You can buy flexible lines as a sweat fitting, meaning you have to use a torch and solder it on, or you can buy them with a female thread. You can also get them with compression fittings to mate with a bare copper pipe.
The time savings come in because you have fewer connections to make. Rather than sweating multiple fittings and lengths of straight pipe together, you can connect both ends of the flexible pipe to their destinations.
You want to be careful not to bend the pipe to the point where it restricts any water flow. So gradual arcing of the pipe is very important to maintain good water flow. If you bend the pipe too much you will see that it will start to become out-of-round and the volume of the pipe (it’s inside diameter) will decrease. It sometimes helps to get a longer flex line in this case as you will have more room to make the connection.
Naturally when it gets hot outside you turn on the air conditioner. When it is humid outside, a byproduct of cooling the air is condensation. The more humid it is, the more condensation will be produced. The condensation drips off of the coil and into a condensation pan underneath the unit. The condensation is then carried out of the pan by a drain line to the exterior of the house. So what a homeowner will occasionally see is water dripping from a small PVC elbow coming out of the house.
A common call I get is about this very issue. People will call and say they have a plumbing problem because water is coming from a pipe that normally doesn’t have water coming out of it. Yes, that is by design. I try to tell people that this is exactly what should be happening when you are running the air conditioner and it is very humid outside.
What you may notice is the condensation pan will leak and you will develop a stain on your ceiling. This of course is not normal and needs attention. This will lead not only to a repair of some type on the pan or unit, but also a repair on your ceiling to make the stain go away.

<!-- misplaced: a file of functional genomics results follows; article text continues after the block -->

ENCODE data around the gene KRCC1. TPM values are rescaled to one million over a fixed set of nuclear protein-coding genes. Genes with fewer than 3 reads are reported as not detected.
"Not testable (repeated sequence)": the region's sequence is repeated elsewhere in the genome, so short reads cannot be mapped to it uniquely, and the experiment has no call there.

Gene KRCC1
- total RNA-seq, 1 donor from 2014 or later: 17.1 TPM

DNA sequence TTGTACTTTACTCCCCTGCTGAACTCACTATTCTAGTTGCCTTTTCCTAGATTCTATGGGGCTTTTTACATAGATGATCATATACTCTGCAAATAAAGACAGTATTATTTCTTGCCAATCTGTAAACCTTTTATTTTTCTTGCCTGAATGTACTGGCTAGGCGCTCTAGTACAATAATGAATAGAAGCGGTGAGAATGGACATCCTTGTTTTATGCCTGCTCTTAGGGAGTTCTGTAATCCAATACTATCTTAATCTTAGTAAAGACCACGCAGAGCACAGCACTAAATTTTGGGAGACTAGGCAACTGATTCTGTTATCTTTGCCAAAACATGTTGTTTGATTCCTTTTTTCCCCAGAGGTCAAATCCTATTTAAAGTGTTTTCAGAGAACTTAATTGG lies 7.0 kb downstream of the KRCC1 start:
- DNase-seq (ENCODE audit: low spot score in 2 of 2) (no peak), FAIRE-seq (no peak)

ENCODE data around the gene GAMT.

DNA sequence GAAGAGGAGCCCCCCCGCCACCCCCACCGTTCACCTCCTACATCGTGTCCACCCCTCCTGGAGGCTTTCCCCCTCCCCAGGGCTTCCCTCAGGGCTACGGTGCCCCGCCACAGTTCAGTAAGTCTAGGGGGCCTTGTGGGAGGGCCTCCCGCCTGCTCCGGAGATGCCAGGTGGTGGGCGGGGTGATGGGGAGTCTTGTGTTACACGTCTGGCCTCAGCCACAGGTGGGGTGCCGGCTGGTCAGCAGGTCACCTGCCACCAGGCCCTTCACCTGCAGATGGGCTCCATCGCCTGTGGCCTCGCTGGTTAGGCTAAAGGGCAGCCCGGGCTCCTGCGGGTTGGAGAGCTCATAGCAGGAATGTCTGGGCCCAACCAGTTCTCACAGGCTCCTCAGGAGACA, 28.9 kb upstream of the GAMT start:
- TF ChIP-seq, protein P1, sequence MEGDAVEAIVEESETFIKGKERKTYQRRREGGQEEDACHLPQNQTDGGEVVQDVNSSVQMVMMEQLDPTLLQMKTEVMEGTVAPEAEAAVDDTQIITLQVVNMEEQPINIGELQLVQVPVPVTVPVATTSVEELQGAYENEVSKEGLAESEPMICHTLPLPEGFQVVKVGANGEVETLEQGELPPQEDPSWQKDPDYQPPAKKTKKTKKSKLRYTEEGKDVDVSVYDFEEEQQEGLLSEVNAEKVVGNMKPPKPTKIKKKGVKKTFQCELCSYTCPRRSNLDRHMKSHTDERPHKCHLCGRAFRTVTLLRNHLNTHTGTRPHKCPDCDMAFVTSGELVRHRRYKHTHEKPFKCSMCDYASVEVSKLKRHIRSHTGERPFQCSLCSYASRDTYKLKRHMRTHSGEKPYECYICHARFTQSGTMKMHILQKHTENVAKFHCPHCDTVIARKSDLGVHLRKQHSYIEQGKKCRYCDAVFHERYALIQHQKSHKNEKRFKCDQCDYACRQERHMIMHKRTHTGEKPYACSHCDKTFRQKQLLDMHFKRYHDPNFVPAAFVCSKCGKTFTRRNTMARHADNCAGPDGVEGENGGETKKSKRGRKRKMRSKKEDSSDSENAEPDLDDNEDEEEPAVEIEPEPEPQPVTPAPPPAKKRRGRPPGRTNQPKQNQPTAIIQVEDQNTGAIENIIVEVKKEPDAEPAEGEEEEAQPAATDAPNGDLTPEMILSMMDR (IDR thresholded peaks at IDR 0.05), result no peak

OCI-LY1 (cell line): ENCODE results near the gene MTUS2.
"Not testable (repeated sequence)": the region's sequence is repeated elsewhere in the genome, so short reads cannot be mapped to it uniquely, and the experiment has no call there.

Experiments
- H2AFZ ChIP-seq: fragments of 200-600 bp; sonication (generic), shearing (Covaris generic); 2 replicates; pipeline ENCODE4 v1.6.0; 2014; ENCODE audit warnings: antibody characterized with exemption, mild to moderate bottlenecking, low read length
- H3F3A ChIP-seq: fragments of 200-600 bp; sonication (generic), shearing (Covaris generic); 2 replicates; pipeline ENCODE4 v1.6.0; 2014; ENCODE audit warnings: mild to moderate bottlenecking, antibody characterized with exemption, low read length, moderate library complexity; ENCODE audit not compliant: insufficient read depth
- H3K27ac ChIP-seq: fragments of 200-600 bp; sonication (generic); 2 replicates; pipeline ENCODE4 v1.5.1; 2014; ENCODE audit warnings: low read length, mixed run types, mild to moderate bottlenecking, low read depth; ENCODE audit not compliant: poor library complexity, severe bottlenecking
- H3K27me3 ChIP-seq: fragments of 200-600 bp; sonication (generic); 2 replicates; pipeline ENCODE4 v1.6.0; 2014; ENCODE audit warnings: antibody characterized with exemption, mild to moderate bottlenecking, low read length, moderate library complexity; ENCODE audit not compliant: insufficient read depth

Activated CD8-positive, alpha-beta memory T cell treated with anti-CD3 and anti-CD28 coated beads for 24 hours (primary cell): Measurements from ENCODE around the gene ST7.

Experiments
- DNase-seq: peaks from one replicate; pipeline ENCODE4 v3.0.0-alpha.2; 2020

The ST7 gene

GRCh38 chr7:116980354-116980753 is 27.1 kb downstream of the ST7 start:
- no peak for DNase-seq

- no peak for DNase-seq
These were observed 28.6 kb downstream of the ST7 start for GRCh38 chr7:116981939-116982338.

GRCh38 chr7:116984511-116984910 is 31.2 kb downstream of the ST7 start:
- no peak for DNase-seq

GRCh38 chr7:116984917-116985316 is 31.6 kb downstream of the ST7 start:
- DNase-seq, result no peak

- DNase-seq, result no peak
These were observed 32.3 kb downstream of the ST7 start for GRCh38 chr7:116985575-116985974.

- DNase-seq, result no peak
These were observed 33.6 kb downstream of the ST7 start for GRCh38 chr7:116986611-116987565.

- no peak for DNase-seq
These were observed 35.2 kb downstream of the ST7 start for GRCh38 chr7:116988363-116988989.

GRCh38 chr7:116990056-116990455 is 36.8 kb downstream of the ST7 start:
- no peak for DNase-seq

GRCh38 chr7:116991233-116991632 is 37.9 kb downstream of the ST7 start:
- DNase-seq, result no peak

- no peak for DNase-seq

A plumbing leak at a dishwasher line is just like any other water supply line to a fixture…it’s just typically a longer line because if goes from under your sink all the way to the dishwasher.
You will find these water supply lines in a variety of materials from plastic to copper to braided lines. Braided lines have female threads on them and they simply screw on to the angle valve under the sink. For the lower cost options, they use compression fittings to attach.
Slide a nut onto the line, then push on a ferrule. Mate the line into the end of the angle valve opening and seat the ferrule at the opening angle valve. Thread the nut onto the angle valve and tighten it until snug. The nut will compress the ferrule and seal out any leaks.
Finding a leak is really about running the water and looking around. A leak will typically be located at a connection where a water supply line meets a valve or the machine itself, but this is a general statement. There is also a possibility that the line itself is damaged or even the dishwasher may be leaking. You really have to troubleshoot it and not assume it can only be one problem.
Using flexible copper plumbing lines to install things like a water heater or water softener can really make things easier. Plumbing purists love to hard pipe these items but, I really like the flex lines.
I think flex lines are more convenient and faster than hard piping in an appliance. However, flexible lines can diminish the interior diameter of the pipe. If you make a sharp turn with a flexible pipe, you could easily restrict the volume of water able to flow through that pipe. Not so with hard piping. With hard piping, you use fittings and lengths of straight pipe that will not decrease, because they do not bend.